So now, sitting on the DC-bound train, healthy in mind and spirit, I find myself nervous. I feel like I'm on my way to having dinner with a woman over whom I've fantasized for far too many years. Her high pedestal has been replaced with feelings of unease - what if she's not as pretty in person; what if she doesn't like the things that I like; what if she's not "The One." What if CFUNITED is not everything I've built it up to be? I am nervous that a previously unhealthy outlook has already set my experience up for eminent failure.
CFUNITED: The Aftermath
"Describe an orgasm without using the feelings of any physical sensation." — this was a question posed to me as part of an in-class assignment for my Love and Sexuality course. I remember what a frustrating experience it was to feel so strongly about something and yet, be so completely unable to describe it at anything but its fundamental level. Having to tell you about my CFUNITED experience, I find myself in somewhat of a similar situation. I'd love to tell you that CFUNITED feels like being shot naked out of a pink Champagne bottle (an answer one student volunteered for the question above); but, I doubt that it would be very helpful to anyone. As such, the best that I can do is break down the conference to the fundamental parts and let you form your own vision.
Walking into the conference hall was like finding yourself suddenly in front a Mann's Chinese Theater movie premier - celebrities everywhere! I don't think you could hurl a laptop without braining at least three gurus. Ben Forta, Ray Camden, Sean Corfield, Hal Helms, Charlie Arehart, Sandra Clark, Joe Rinehart, Michael Dinowitz, Peter Bell, Mark Drew and that's just the beginning. It seemed like anyone who had ever written a book, taught a class, developed a framework, or spoke at a conference was there in the same building, walking among us. It was crazy and nerve-racking and highly intimidating.
But, after a few minutes, you realize that you're not just staring at these people, you're actually having conversations with them. And these conversations are easy and they're two-way and these celebrities — for lack of a better word — are enthusiastic about what you're saying. You find out that they're just great people who happen to love ColdFusion the same as you do.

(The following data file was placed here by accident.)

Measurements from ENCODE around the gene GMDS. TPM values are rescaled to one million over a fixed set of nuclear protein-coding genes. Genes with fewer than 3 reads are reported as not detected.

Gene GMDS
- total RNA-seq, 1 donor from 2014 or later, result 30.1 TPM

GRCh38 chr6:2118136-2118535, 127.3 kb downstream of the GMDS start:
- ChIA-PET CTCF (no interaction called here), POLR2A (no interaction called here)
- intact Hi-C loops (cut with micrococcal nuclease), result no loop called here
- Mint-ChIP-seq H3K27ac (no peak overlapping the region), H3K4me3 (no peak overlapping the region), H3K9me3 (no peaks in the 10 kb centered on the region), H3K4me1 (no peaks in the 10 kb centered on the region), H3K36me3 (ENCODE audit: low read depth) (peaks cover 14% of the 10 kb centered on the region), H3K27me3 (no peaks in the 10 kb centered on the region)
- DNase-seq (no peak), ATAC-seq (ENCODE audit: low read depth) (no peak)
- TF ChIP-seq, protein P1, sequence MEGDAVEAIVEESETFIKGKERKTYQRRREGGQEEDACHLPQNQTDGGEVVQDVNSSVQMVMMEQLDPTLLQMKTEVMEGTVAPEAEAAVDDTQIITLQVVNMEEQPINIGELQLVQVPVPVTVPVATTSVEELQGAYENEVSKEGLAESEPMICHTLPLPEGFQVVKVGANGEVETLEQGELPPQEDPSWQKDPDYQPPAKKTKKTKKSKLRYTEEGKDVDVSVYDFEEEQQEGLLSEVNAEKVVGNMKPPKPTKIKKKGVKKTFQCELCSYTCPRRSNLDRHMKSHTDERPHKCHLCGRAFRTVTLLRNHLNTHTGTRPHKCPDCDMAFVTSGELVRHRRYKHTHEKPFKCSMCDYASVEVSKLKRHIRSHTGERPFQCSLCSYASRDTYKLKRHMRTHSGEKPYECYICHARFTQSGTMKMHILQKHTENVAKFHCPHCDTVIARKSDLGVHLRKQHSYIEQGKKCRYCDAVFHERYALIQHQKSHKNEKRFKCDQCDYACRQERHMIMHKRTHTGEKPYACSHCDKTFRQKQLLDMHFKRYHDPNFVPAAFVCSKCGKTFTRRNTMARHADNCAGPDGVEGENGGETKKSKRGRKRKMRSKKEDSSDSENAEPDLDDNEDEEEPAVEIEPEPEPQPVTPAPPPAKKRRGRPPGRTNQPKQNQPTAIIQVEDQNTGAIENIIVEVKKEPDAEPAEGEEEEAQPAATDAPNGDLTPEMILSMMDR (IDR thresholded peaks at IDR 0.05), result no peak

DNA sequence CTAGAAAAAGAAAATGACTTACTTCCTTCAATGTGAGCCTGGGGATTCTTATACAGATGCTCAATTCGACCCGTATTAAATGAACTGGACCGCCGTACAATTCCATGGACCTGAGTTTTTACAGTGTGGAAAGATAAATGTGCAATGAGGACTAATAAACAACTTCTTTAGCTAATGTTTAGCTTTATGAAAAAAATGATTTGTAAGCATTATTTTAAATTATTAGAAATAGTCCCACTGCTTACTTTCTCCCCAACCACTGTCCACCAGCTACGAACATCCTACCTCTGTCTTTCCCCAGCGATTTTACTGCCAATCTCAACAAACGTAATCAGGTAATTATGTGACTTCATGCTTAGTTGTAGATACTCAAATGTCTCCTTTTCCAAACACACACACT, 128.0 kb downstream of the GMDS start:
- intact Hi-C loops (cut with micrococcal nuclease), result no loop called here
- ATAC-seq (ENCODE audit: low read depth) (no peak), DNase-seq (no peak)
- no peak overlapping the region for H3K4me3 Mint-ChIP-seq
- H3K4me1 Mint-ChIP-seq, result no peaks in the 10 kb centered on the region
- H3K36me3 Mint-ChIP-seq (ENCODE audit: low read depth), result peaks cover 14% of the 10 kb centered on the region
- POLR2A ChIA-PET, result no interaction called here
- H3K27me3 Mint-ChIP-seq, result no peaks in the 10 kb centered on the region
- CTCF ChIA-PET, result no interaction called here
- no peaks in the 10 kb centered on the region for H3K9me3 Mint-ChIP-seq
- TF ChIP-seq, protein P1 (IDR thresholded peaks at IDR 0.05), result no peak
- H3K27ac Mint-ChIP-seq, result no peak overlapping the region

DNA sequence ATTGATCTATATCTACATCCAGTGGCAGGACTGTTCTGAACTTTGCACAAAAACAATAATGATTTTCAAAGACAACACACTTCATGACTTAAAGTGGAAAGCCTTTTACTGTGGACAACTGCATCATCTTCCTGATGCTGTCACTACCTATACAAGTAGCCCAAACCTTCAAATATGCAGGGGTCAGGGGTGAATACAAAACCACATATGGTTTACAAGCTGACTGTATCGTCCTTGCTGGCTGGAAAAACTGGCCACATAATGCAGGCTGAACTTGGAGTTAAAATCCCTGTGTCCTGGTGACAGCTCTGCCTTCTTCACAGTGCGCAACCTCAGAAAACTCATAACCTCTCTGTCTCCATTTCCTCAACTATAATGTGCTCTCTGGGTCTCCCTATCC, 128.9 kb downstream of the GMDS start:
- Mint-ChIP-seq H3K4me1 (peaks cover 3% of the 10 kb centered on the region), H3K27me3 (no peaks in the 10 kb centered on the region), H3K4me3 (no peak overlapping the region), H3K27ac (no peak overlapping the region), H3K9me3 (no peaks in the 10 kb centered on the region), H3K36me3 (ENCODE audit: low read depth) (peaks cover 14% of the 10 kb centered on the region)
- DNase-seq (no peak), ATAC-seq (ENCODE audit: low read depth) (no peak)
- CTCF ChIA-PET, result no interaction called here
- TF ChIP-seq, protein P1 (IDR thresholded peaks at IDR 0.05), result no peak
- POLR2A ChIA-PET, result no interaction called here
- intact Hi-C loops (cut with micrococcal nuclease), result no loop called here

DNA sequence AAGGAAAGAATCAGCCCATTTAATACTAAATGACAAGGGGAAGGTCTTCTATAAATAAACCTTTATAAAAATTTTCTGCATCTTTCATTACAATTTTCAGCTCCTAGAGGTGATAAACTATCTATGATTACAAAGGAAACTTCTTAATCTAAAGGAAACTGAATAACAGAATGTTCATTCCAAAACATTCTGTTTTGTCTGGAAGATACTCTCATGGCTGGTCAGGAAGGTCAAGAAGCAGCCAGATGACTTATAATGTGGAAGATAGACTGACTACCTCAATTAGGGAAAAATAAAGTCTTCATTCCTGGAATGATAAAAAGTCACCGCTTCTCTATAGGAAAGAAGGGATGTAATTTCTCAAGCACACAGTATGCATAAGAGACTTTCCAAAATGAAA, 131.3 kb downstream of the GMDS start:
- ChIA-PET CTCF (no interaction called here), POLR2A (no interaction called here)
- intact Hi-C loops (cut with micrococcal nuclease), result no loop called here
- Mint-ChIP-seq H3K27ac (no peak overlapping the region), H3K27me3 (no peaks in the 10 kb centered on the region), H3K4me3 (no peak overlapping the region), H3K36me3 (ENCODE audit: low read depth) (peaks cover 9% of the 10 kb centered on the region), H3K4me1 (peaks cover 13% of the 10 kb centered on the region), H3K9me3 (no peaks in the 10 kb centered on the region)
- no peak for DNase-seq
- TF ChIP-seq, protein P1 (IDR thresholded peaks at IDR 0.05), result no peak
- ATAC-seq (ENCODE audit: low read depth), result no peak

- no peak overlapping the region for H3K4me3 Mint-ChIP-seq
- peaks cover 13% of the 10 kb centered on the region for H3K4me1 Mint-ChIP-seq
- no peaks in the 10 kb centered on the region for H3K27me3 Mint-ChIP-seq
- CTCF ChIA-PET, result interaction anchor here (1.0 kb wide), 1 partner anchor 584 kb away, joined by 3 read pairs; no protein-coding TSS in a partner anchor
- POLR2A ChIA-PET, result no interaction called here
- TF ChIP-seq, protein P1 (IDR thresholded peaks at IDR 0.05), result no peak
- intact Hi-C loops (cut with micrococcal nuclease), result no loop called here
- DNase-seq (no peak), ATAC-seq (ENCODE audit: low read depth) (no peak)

Now, I've always been a huge believer that the ColdFusion community is the best, most caring and helpful community out there, but it's experiences like CFUNITED that really drive that feeling home. Not only are these "gurus" out there talking to you, everyone is out there talking to you. Sit down at a table of people you've never met before and you find yourself amongst new friends; you find yourself with people that are genuinely interested in who you are and where you work and what you're looking forward to in ColdFusion 8.
One of the most refreshing things about being among these people was that they were all so very much into ColdFusion. I remember when I was sitting on the bus headed to the zoo, I took a moment to just sit quietly and listen to what everyone else around me was saying. The people behind me were talking about database transfer techniques. The people next to me were talking about using RDS in CFEclipse. The people in front of me where talking about the design patterns session they had recently attended. In fact, everyone on the bus was buzzing about ColdFusion or some related aspect of web development.
Coming from an environment where it can be awkward to start a conversation about ColdFusion, it was almost like a fantasy dream to finally be in a situation where starting a conversation not about ColdFusion felt awkward. It felt reminiscent of that scene in Being John Malkovich where Malkovich crawls into his own subconscious only to be surrounded by 100 copies of himself. Outside of CFUNITED, I feel like there are very few people that I can talk to about this stuff. At CFUNITED, I felt like I could talk to anybody about how exciting ColdFusion was. I'm not sure I can even get across to you how freeing that was!